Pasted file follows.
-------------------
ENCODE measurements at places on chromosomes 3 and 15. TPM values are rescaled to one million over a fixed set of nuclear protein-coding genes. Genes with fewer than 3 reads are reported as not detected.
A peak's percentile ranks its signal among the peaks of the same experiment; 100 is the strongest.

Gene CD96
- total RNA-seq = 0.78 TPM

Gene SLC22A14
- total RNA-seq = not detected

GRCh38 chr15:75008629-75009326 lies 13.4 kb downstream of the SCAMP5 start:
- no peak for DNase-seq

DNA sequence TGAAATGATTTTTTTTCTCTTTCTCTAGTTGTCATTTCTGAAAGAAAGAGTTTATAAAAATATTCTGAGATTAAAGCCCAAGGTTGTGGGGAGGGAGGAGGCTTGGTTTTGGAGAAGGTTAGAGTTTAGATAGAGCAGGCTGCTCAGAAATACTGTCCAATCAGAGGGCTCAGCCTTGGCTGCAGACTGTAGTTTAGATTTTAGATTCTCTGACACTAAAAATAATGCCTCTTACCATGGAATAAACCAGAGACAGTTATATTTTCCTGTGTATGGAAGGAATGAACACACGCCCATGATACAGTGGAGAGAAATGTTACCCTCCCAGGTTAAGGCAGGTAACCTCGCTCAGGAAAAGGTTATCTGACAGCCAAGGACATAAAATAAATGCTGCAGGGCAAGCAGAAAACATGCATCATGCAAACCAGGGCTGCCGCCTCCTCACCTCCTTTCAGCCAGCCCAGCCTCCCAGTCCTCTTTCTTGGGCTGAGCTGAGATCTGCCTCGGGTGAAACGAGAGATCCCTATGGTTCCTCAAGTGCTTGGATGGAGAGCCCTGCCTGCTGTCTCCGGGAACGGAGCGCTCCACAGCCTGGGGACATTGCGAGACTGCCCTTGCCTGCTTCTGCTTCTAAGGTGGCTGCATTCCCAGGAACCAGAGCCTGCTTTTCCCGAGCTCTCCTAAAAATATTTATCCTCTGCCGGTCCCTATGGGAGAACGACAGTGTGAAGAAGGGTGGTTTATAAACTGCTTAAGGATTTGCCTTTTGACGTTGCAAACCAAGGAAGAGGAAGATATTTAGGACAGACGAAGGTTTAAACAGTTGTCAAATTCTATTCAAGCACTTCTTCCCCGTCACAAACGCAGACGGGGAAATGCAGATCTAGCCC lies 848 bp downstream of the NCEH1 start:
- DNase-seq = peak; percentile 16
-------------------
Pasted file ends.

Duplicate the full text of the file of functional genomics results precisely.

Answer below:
ENCODE measurements at places on chromosomes 3 and 15. TPM values are rescaled to one million over a fixed set of nuclear protein-coding genes. Genes with fewer than 3 reads are reported as not detected.
A peak's percentile ranks its signal among the peaks of the same experiment; 100 is the strongest.

Gene CD96
- total RNA-seq = 0.78 TPM

Gene SLC22A14
- total RNA-seq = not detected

GRCh38 chr15:75008629-75009326 lies 13.4 kb downstream of the SCAMP5 start:
- no peak for DNase-seq

DNA sequence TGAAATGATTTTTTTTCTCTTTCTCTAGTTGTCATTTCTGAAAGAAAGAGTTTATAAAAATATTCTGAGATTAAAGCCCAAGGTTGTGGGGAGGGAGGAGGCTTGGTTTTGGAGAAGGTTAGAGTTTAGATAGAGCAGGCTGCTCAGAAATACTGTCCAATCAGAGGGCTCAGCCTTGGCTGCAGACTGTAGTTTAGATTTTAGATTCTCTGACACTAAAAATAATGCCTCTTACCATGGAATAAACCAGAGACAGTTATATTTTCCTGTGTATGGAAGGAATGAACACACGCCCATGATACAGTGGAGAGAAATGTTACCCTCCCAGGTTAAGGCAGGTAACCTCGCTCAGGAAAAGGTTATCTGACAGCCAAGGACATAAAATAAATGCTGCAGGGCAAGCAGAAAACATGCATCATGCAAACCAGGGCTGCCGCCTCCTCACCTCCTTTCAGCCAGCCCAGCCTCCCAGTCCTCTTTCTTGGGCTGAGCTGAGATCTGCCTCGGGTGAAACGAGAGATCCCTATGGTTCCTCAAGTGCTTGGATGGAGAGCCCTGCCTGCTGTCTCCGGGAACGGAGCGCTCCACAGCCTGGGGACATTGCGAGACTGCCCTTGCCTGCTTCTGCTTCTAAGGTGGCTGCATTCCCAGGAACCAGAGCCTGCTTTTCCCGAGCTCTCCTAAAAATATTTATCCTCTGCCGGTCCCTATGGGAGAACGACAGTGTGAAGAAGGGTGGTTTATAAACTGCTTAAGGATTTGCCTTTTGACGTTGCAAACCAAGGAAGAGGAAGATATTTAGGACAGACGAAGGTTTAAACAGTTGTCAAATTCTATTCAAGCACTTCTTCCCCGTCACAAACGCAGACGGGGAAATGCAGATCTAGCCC lies 848 bp downstream of the NCEH1 start:
- DNase-seq = peak; percentile 16